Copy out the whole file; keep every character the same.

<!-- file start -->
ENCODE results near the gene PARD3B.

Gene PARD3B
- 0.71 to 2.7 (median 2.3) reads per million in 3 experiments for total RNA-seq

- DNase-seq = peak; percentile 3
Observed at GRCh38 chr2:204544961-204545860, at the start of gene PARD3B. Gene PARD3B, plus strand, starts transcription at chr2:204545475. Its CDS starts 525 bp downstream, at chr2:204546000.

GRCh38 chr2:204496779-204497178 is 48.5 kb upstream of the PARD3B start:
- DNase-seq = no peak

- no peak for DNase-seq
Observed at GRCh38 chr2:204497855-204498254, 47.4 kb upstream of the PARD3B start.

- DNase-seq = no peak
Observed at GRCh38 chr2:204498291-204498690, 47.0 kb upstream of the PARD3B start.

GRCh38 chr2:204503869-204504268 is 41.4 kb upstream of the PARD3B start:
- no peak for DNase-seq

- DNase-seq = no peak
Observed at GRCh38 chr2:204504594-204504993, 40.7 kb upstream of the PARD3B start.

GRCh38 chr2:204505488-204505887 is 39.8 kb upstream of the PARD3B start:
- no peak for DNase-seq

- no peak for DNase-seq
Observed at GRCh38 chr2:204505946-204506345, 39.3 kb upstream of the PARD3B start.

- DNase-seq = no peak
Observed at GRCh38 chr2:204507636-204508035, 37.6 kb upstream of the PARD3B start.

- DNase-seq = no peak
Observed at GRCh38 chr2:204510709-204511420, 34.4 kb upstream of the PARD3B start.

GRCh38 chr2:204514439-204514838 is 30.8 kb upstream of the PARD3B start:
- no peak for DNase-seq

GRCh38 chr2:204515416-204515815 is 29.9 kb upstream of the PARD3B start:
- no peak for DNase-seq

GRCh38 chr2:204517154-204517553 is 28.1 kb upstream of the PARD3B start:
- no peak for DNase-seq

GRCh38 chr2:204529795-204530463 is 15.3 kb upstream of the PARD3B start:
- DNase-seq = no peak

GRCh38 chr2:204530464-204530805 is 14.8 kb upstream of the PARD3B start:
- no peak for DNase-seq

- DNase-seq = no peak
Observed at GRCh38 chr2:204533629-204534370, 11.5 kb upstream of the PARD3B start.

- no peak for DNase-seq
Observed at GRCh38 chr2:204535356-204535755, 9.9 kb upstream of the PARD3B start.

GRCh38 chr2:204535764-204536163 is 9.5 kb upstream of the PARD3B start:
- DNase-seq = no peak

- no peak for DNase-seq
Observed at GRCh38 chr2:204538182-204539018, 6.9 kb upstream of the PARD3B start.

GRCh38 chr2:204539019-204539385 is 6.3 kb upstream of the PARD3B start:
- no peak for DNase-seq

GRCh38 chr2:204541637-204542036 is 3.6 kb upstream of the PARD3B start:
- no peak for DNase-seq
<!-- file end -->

ENCODE results near the gene PARD3B.

Gene PARD3B
- 0.71 to 2.7 (median 2.3) reads per million in 3 experiments for total RNA-seq

- DNase-seq = peak; percentile 3
Observed at GRCh38 chr2:204544961-204545860, at the start of gene PARD3B. Gene PARD3B, plus strand, starts transcription at chr2:204545475. Its CDS starts 525 bp downstream, at chr2:204546000.

GRCh38 chr2:204496779-204497178 is 48.5 kb upstream of the PARD3B start:
- DNase-seq = no peak

- no peak for DNase-seq
Observed at GRCh38 chr2:204497855-204498254, 47.4 kb upstream of the PARD3B start.

- DNase-seq = no peak
Observed at GRCh38 chr2:204498291-204498690, 47.0 kb upstream of the PARD3B start.

GRCh38 chr2:204503869-204504268 is 41.4 kb upstream of the PARD3B start:
- no peak for DNase-seq

- DNase-seq = no peak
Observed at GRCh38 chr2:204504594-204504993, 40.7 kb upstream of the PARD3B start.

GRCh38 chr2:204505488-204505887 is 39.8 kb upstream of the PARD3B start:
- no peak for DNase-seq

- no peak for DNase-seq
Observed at GRCh38 chr2:204505946-204506345, 39.3 kb upstream of the PARD3B start.

- DNase-seq = no peak
Observed at GRCh38 chr2:204507636-204508035, 37.6 kb upstream of the PARD3B start.

- DNase-seq = no peak
Observed at GRCh38 chr2:204510709-204511420, 34.4 kb upstream of the PARD3B start.

GRCh38 chr2:204514439-204514838 is 30.8 kb upstream of the PARD3B start:
- no peak for DNase-seq

GRCh38 chr2:204515416-204515815 is 29.9 kb upstream of the PARD3B start:
- no peak for DNase-seq

GRCh38 chr2:204517154-204517553 is 28.1 kb upstream of the PARD3B start:
- no peak for DNase-seq

GRCh38 chr2:204529795-204530463 is 15.3 kb upstream of the PARD3B start:
- DNase-seq = no peak

GRCh38 chr2:204530464-204530805 is 14.8 kb upstream of the PARD3B start:
- no peak for DNase-seq

- DNase-seq = no peak
Observed at GRCh38 chr2:204533629-204534370, 11.5 kb upstream of the PARD3B start.

- no peak for DNase-seq
Observed at GRCh38 chr2:204535356-204535755, 9.9 kb upstream of the PARD3B start.

GRCh38 chr2:204535764-204536163 is 9.5 kb upstream of the PARD3B start:
- DNase-seq = no peak

- no peak for DNase-seq
Observed at GRCh38 chr2:204538182-204539018, 6.9 kb upstream of the PARD3B start.

GRCh38 chr2:204539019-204539385 is 6.3 kb upstream of the PARD3B start:
- no peak for DNase-seq

GRCh38 chr2:204541637-204542036 is 3.6 kb upstream of the PARD3B start:
- no peak for DNase-seq